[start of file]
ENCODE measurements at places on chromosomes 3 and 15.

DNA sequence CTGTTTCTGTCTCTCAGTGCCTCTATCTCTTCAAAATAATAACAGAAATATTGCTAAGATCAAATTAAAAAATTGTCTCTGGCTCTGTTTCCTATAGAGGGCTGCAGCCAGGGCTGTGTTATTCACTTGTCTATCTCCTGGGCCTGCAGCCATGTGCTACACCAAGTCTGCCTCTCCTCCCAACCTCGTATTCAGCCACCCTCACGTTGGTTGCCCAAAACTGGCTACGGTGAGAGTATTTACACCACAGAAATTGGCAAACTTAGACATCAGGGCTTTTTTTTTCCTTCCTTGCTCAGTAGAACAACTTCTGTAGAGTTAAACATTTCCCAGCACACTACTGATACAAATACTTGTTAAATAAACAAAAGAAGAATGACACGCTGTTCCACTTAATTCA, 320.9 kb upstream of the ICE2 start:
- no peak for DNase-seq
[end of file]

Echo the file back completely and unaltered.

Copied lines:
ENCODE measurements at places on chromosomes 3 and 15.

DNA sequence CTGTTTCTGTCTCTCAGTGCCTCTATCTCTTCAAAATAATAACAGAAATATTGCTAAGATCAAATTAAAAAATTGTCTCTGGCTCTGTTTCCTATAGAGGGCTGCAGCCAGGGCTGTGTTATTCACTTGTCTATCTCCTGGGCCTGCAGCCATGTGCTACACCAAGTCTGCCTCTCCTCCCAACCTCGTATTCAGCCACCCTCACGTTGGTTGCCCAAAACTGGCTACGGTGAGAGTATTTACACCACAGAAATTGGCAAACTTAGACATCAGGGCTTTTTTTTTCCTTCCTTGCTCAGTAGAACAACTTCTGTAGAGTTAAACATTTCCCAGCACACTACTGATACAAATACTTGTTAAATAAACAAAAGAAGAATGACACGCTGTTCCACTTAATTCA, 320.9 kb upstream of the ICE2 start:
- no peak for DNase-seq